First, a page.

SEOUL, Aug. 31 (Korea Bizwire) — The number of South Korean teenagers infected with the human immunodeficiency virus (HIV) is steadily increasing, with health and education authorities planning to ramp up efforts to better educate young people in a bid to stop the spread of the potentially deadly virus.
Statistics released by the Gyeonggi provincial government and the Korea Centers for Disease Control & Prevention (KCDC) on Thursday show 11,439 people were infected with HIV in South Korea as of the end of last year, with 3,167 of them living in Gyeonggi Province, and teenagers accounted for 0.5 percent.
The figures include everyone affected by HIV, including those who tested positive or carry the virus, as well as AIDS patients.
When broken down by age group, HIV patients in their 40s accounted for 26.8 percent of the total, closely followed by those in their 30s at 21.6 percent.
Previous statistics have shown most of the HIV infections in the country occur among those aged between 20 and 59, who account for over 80 percent of all HIV patients.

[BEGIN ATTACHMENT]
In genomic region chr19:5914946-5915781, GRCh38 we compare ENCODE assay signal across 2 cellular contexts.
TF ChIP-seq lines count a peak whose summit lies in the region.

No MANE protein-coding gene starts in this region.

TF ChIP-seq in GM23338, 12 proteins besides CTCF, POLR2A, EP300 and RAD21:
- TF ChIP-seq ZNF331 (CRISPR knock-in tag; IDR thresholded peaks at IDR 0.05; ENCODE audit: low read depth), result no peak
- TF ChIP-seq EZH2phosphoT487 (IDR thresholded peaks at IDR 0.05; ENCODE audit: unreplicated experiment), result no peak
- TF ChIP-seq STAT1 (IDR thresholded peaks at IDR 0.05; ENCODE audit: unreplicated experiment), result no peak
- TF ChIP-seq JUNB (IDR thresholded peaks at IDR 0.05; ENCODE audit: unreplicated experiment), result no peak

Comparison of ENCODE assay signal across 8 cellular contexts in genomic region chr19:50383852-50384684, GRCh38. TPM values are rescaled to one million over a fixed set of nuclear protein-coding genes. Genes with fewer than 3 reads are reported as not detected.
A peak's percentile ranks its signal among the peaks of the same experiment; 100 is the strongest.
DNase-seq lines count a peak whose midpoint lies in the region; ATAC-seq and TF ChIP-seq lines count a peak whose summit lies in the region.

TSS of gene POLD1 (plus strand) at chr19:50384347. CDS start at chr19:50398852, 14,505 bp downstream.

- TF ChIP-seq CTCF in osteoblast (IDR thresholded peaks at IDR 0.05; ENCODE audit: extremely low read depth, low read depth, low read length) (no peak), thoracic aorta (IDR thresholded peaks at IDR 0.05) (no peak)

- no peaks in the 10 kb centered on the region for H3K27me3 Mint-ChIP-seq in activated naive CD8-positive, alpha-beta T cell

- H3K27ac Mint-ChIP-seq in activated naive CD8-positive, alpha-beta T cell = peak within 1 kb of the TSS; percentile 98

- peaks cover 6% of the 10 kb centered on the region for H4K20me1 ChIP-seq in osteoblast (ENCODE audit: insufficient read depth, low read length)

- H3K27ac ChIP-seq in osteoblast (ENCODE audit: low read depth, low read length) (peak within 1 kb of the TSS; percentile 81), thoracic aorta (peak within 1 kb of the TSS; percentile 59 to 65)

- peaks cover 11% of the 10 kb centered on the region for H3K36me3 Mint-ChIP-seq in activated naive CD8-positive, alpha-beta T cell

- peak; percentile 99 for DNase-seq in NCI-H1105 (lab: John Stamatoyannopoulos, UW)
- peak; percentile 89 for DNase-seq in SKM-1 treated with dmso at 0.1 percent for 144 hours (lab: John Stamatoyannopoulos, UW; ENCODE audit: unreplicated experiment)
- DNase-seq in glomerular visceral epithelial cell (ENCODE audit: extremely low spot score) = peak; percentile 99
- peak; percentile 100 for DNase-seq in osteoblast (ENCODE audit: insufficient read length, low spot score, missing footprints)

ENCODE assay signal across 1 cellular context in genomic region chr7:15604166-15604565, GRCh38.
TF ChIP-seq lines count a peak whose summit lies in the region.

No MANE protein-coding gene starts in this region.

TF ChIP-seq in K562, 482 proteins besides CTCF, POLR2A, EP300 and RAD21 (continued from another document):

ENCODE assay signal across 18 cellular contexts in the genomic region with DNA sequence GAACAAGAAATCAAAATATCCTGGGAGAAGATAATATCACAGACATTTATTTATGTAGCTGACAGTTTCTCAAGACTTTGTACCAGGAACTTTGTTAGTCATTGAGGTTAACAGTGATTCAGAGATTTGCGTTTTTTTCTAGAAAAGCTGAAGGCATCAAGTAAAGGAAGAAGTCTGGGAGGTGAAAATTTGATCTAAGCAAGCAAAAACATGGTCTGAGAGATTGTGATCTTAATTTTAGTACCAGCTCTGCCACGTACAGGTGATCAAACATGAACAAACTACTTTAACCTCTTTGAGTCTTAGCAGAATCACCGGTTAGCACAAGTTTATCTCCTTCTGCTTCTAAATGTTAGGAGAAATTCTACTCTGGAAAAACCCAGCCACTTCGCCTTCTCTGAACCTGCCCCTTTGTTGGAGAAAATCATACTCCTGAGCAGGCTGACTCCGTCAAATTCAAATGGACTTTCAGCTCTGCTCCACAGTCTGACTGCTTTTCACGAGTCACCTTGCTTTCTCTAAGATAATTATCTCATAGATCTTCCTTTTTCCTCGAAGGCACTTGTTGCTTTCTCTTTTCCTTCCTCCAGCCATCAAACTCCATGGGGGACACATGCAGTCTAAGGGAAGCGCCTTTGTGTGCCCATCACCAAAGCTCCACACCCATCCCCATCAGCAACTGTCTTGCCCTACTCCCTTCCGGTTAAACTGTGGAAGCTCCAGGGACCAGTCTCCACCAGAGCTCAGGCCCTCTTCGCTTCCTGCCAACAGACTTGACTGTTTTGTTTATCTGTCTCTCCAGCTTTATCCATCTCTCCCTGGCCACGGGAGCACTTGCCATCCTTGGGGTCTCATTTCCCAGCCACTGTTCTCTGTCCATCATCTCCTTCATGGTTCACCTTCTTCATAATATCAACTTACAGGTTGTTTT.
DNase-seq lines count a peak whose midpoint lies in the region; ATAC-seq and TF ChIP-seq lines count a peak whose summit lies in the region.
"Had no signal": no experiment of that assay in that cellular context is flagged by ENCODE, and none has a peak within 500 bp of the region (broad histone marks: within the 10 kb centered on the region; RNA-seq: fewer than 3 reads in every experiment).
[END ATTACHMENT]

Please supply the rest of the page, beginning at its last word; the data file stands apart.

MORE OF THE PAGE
However, the number of teenagers infected with the virus began growing notably in recent years, with 36 new teenage HIV cases reported last year alone.
According to health authorities, there are currently some 40 teenage HIV patients in Gyeonggi Province.
The number of teenage HIV patients in the country stayed at a relatively low level, between an annual figure of zero and six until 2003, before infection rates began to increase.
Since then, more and more teenagers infected with HIV have been reported each year, with the number reaching 53 in 2013.
Against this backdrop, government officials in Gyeonggi Province and the KCDC are calling to for additional programs to educate young people on the prevention of the virus.
“Gyeonggi Province is working together with the Korean Association for AIDS Prevention and the Korea Federation for HIV/AIDS Prevention to give HIV prevention education to adolescents, and we are planning on strengthening our education programs,” a government official said.
However, the official also expressed concern over Korean parents’ shy attitude towards HIV education, which makes it difficult for education authorities to do more to address the growing threat of the virus among teenagers.
“Amid the growing number of teenage HIV patients, the KCDC is increasing its effort to work with private organizations to prevent HIV through a number of activities, such as musicals with a theme surrounding the virus,” a KCDC official said.
Ashley Song (firstname.lastname@example.org)